CMM - Capability Maturity Model - was developed in 1987 by American software programmers Software Engineering Institute (SEI). was supported by the US Department of Defense and its goal was to develop methods that would improve the effectiveness of IT projects that were implemented by the Department of Defense. For this purpose, many years of research were carried out, the effect of which was to create the Capability Maturity Model for Software (SW-CMM). It is a model that focuses on improving manufacturing processes in organizations involved in the production of software. CMM is built based on the concept of maturity, where each (higher) subsequent level means more control over the processes taking place during the project. Thanks to the application of the model, the organization is able to determine the directions of changes and achieve greater efficiency. The model also helps in determining the path of the organization's evolution. CMM distinguishes five levels of maturity of the software development organization:
CMM-1 is a basic level for the first stage of development of a software company. There are no formal definitions of software development processes, planning or cost estimation. All processes are chaotic and unpredictable, which results from continual changes taking place during the project. The management only realizes that a project is being implemented. A characteristic feature of CMM1 is the fact that the success of the project largely depends on the work of the super-programmer (s), and therefore it is not repeatable.
CMM-2 - This level is characterized by the fact that the organization uses planning and cost analysis tools. Processes are planned and carried out according to the adopted organizational policy. It is necessary to follow the project requirements (resources, expectations of the client). The organization controls and tracks changes, creates measures of product quality and maintains them at a high level. The management is constantly acquainted with the progress of the work of the project being carried out. The works are carried out on the basis of the action plan prepared and adopted by the organization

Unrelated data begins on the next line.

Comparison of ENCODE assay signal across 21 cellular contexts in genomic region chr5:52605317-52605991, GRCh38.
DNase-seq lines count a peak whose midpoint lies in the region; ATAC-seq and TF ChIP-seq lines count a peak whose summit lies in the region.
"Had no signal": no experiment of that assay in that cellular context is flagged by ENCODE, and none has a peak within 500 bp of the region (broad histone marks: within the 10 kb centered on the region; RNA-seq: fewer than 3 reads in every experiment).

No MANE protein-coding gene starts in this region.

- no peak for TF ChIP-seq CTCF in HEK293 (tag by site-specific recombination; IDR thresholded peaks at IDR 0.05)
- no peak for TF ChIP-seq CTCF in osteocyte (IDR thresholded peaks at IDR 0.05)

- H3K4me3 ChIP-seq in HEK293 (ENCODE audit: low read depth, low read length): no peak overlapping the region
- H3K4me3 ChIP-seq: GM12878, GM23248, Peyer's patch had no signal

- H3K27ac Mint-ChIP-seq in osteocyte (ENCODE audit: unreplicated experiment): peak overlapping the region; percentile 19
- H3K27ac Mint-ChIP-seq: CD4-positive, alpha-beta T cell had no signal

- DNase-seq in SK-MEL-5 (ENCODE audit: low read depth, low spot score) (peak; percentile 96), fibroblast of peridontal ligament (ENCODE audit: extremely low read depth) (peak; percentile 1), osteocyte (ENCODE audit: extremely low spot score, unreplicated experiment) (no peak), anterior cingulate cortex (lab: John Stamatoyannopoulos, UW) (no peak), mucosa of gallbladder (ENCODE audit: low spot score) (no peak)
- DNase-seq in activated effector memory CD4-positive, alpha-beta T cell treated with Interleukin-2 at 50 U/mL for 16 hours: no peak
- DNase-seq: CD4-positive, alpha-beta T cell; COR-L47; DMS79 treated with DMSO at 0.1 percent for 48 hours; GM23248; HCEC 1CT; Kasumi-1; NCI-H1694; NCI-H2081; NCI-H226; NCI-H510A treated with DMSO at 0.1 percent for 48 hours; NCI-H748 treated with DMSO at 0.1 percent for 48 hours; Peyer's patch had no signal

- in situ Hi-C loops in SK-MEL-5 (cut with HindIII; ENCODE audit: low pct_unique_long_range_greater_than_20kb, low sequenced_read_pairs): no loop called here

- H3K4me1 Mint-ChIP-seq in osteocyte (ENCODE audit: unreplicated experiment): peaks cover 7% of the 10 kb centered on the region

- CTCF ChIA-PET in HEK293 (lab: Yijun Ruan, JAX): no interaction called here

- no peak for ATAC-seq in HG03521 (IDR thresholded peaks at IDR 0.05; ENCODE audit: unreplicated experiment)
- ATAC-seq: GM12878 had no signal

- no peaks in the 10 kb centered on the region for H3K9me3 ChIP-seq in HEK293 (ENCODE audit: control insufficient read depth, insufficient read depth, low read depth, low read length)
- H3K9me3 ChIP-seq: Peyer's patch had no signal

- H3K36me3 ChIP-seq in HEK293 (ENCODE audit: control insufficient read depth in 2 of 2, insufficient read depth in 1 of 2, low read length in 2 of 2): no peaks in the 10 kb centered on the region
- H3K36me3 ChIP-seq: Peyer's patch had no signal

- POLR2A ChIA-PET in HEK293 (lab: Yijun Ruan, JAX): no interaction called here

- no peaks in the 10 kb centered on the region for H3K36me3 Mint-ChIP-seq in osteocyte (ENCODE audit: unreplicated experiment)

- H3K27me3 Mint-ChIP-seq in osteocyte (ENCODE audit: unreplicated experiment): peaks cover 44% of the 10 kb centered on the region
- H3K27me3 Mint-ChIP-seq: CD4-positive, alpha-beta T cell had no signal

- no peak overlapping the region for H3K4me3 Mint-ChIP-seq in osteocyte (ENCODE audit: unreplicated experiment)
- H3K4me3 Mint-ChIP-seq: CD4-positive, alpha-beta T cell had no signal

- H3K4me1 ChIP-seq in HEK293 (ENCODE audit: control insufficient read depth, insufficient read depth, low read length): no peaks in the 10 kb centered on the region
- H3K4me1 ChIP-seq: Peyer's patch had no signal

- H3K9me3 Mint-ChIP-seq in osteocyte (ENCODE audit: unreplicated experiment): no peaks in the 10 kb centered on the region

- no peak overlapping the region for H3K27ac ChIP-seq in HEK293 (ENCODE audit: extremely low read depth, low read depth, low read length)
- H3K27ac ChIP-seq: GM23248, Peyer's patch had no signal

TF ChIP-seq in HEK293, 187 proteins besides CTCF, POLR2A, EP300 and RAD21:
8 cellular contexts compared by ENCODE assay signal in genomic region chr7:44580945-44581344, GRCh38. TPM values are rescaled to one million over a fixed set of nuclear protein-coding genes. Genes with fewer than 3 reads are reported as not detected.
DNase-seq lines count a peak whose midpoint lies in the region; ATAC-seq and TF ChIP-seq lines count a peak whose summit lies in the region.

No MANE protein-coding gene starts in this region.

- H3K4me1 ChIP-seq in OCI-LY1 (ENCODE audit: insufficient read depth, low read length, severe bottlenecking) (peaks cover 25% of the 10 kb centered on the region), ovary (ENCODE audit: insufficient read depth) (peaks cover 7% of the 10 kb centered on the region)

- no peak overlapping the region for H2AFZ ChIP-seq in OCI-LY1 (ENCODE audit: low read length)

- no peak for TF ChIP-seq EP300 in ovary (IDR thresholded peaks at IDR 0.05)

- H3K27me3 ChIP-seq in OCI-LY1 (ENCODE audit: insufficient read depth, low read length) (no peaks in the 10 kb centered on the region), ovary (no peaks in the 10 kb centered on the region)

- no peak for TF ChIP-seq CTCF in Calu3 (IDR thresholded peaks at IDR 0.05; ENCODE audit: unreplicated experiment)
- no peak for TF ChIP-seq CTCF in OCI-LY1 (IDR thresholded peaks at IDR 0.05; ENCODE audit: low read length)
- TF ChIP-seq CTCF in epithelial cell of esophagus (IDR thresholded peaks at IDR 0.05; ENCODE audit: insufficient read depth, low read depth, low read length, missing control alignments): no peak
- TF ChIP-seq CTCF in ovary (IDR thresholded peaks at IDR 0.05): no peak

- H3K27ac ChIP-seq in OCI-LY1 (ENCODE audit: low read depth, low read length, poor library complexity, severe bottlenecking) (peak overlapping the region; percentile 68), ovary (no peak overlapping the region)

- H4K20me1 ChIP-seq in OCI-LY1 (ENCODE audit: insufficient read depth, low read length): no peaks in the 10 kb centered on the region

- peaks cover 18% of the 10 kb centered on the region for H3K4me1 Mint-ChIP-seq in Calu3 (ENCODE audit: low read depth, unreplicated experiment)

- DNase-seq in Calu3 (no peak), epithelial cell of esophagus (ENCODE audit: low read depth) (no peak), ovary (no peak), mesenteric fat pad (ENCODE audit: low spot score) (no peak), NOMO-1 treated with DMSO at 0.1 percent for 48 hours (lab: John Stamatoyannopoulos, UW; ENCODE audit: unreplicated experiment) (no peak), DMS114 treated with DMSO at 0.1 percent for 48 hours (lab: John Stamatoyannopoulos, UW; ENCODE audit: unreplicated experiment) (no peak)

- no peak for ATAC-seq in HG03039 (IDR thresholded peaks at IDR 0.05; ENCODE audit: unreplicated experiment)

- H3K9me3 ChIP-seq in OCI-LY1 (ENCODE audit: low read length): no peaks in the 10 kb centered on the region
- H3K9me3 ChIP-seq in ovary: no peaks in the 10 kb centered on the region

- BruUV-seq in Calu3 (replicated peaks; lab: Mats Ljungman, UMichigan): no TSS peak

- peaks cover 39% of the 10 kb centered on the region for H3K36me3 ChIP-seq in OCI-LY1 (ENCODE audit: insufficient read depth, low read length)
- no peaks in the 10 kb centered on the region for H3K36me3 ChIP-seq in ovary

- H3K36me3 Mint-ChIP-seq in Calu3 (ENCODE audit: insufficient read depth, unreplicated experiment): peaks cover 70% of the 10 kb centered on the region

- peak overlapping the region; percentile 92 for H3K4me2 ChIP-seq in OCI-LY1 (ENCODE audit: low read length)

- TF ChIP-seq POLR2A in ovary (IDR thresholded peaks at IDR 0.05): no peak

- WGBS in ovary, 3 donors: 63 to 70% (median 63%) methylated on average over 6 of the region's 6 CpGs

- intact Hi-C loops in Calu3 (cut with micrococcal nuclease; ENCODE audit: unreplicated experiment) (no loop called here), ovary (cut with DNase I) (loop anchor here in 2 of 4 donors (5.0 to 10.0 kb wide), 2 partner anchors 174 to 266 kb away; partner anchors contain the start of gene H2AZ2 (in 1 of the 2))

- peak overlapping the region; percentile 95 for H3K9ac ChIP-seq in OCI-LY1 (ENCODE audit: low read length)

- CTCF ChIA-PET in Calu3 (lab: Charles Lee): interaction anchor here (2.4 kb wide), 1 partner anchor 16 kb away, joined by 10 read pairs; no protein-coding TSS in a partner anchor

CMM-3 - The organization has achieved its objectives from the CMM-2 level. Project management processes as well as the software production process itself are defined, described and formalized. Each employee is an element of a well-functioning system that generates software. The organization should create a thoroughly defined quality policy and refine the process of informing the management about the progress of work carried out within a given project. This level is significantly more advanced and structured in relation to the CMM-2 level.
It is necessary for the company to develop a precisely defined quality policy and mechanisms to inform the board about the progress.
CMM-4 - The organization develops mechanisms for measuring the efficiency of processes. Indicators are created that accurately determine the level of product quality. Processes are managed in a quantitative way, their course is tracked, sources of their variability are analyzed. The biggest difference with respect to the CMM-4 level is the very high predictability of the processes in the organization.
CMM-5 Taking into account the measurement of process efficiency and product quality of the product, the organization makes controlled changes to the current processes in order to improve the indicators. All targets from previous levels have been achieved. This level focuses on continuous improvement of processes through the use of modern technology and innovative solutions.
CMM vs CMMI
The CMM model has been developed in several versions, which were created in the nineties of the twentieth century. The CMM successor is CMMI (Capability Maturity Model Integration), which, unlike its predecessor, is a comprehensive model that can be implemented in organizations with a different business profile.
- Curtis, B., Hefley, B., & Miller, S. (2009). People capability maturity model (P-CMM) version 2.0 (No. CMU/SEI-2009-TR-003). CARNEGIE-MELLON UNIV PITTSBURGH PA SOFTWARE ENGINEERING INST.
- Carbone, G., De Novellis, L., Commissaris, G., & Steinbuch, M. (2010). An enhanced CMM model for the accurate prediction of steady-state performance of CVT chain drives. Journal of Mechanical Design, 132(2), 021005.
- Paulk, M. C., Curtis, B., Chrissis, M. B., & Weber, C. V. (1993). Capability maturity model, version 1.1. IEEE software, 10(4), 18-27.